Informed consent is an ethical and legal requirement for medical treatment. You must understand and agree to testing and treatment before it can proceed. This is a basic ethical concept in medicine — but in practice, it can be more complicated. Some elements and examples of informed consent are outlined below.
You have the right to fully understand and agree to any medical procedure or treatment you receive before it proceeds. Informed consent is your understanding and agreement. Your healthcare provider is responsible for effectively communicating with you about your condition and your testing and treatment options. They must obtain your informed consent before proceeding with any option.
Informed consent is one of the nine core principles of the American Medical Association’s Code of Medical Ethics. Opinion 2.1.1 in the Code of Medical Ethics states, “Informed consent to medical treatment is fundamental in both ethics and law. Patients have the right to receive information and ask questions about recommended treatments so that they can make well-considered decisions about care.”
Informed consent is an ethical concept first, a legal concept second, and finally, a formal administrative process. In the United States, informed consent laws vary by state and by circumstances. Some cases require a signed document indicating your informed consent, while others only require a verbal agreement. But in all cases, healthcare providers have to keep some record of the process.
Consent codes and laws protect both caregivers and care receivers. They help establish trust in your caregiver while respecting your autonomy as a care seeker. They help to prevent misunderstandings and lapses in communication that could lead to you being unhappy with the care that you receive. They make sure that you understand what to expect, including the chances of less-than-optimal outcomes.
Most healthcare providers have good intentions to treat care seekers ethically, including being honest about their options, their risks and their prognosis. But sometimes practical limitations and human error thwart these intentions. That’s where formal processes and laws can help. These processes and laws have evolved over time to take into account some of the stumbling blocks we’ve met along the way.
Scenarios like these have required healthcare providers to revise their approach.
Laws vary, but in general, informed consent applies whenever you’re accepting a risk. Many medical procedures carry a low risk of complications or a moderate risk of minor side effects. In addition to protecting your body, you also have the right to protect your privacy. The principles of informed consent protect all of these rights. In practice, procedures that are likely to require signed consent include:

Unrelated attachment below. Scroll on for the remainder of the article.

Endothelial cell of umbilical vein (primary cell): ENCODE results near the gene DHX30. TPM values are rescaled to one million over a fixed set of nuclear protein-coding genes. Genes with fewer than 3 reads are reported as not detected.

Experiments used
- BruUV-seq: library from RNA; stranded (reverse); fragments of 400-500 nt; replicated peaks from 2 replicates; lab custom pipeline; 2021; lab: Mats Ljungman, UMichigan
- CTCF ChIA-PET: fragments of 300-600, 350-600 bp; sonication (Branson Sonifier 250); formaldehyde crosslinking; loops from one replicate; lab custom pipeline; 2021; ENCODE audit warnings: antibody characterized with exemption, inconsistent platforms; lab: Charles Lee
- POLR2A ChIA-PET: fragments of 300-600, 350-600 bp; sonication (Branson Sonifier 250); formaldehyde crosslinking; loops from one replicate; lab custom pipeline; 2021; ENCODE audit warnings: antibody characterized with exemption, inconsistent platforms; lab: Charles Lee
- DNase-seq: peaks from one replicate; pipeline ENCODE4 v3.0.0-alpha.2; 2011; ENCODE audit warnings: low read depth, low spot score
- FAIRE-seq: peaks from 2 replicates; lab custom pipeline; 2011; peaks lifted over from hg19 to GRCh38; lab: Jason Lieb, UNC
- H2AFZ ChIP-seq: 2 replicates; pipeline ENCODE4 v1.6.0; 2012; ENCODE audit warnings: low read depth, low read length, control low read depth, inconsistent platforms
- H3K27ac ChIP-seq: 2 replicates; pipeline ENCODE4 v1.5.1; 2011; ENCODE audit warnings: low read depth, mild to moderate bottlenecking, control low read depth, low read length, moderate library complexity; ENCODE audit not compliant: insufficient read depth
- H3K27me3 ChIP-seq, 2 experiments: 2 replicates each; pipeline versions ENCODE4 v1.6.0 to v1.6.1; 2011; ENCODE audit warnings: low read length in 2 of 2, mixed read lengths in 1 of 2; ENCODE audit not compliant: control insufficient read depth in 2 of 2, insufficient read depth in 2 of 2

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Stakeholders generally agree that informed consent requires these four conditions:
In order for you to make an “informed choice,” your healthcare provider must disclose:
Your healthcare provider may use a variety of media to communicate about your condition, including oral communication, written pamphlets, infographics and videos. They should ensure that the wording is accessible for non-medical people to understand. If you aren’t fluent in the same language, they must provide a qualified translator to communicate with you and obtain your informed consent.
No. A signed document may be one required part of the informed consent process. But it’s not the beginning or the end. Healthcare providers must also document the full communication process leading up to it, including allowing time for you to ask questions and to think about it. You can also change your mind at any time. Signing your consent doesn’t obligate you to continue with the original plan.
Informed consent as described above isn’t practical or appropriate in every situation. Some of the recognized exceptions to the rule include:
A note from Cleveland Clinic
Informed consent is a core principle of ethics in medical care. It acknowledges your freedom and independence to understand and choose what happens to your body and information about your body. Different laws have been written to uphold this principle in different places and circumstances. These laws continue to evolve as our understanding and practice of informed consent also evolve.
In practice, informed consent is a shared responsibility between you and your healthcare provider. They’re obliged to inform you in the best way they know how. You may also seek additional information from credible sources to reinforce your understanding. Our health library is a great place to begin your research, with introductory information on a wide variety of medical conditions and procedures.
Last reviewed by a Cleveland Clinic medical professional on 10/01/2022.
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